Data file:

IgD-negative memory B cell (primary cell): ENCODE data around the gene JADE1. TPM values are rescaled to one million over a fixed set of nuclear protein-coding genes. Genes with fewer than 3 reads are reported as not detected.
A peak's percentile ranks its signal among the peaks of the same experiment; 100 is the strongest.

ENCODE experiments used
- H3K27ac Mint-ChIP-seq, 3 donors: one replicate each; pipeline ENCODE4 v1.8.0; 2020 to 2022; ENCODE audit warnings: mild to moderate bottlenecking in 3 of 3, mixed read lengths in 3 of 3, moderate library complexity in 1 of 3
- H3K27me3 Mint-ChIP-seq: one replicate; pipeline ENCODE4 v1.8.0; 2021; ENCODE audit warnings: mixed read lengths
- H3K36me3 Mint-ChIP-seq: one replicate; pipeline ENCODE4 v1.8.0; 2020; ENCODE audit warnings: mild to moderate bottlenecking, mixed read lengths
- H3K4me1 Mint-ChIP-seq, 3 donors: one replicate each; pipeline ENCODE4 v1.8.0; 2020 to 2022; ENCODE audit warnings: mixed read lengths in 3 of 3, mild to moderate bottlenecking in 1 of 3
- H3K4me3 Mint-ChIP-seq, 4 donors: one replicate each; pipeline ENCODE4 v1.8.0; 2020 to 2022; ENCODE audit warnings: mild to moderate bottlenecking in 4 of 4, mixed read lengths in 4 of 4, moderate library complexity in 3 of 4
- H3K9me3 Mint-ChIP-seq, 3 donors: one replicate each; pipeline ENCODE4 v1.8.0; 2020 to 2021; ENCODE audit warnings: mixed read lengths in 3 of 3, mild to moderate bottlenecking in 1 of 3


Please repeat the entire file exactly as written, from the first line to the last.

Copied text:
IgD-negative memory B cell (primary cell): ENCODE data around the gene JADE1. TPM values are rescaled to one million over a fixed set of nuclear protein-coding genes. Genes with fewer than 3 reads are reported as not detected.
A peak's percentile ranks its signal among the peaks of the same experiment; 100 is the strongest.

ENCODE experiments used
- H3K27ac Mint-ChIP-seq, 3 donors: one replicate each; pipeline ENCODE4 v1.8.0; 2020 to 2022; ENCODE audit warnings: mild to moderate bottlenecking in 3 of 3, mixed read lengths in 3 of 3, moderate library complexity in 1 of 3
- H3K27me3 Mint-ChIP-seq: one replicate; pipeline ENCODE4 v1.8.0; 2021; ENCODE audit warnings: mixed read lengths
- H3K36me3 Mint-ChIP-seq: one replicate; pipeline ENCODE4 v1.8.0; 2020; ENCODE audit warnings: mild to moderate bottlenecking, mixed read lengths
- H3K4me1 Mint-ChIP-seq, 3 donors: one replicate each; pipeline ENCODE4 v1.8.0; 2020 to 2022; ENCODE audit warnings: mixed read lengths in 3 of 3, mild to moderate bottlenecking in 1 of 3
- H3K4me3 Mint-ChIP-seq, 4 donors: one replicate each; pipeline ENCODE4 v1.8.0; 2020 to 2022; ENCODE audit warnings: mild to moderate bottlenecking in 4 of 4, mixed read lengths in 4 of 4, moderate library complexity in 3 of 4
- H3K9me3 Mint-ChIP-seq, 3 donors: one replicate each; pipeline ENCODE4 v1.8.0; 2020 to 2021; ENCODE audit warnings: mixed read lengths in 3 of 3, mild to moderate bottlenecking in 1 of 3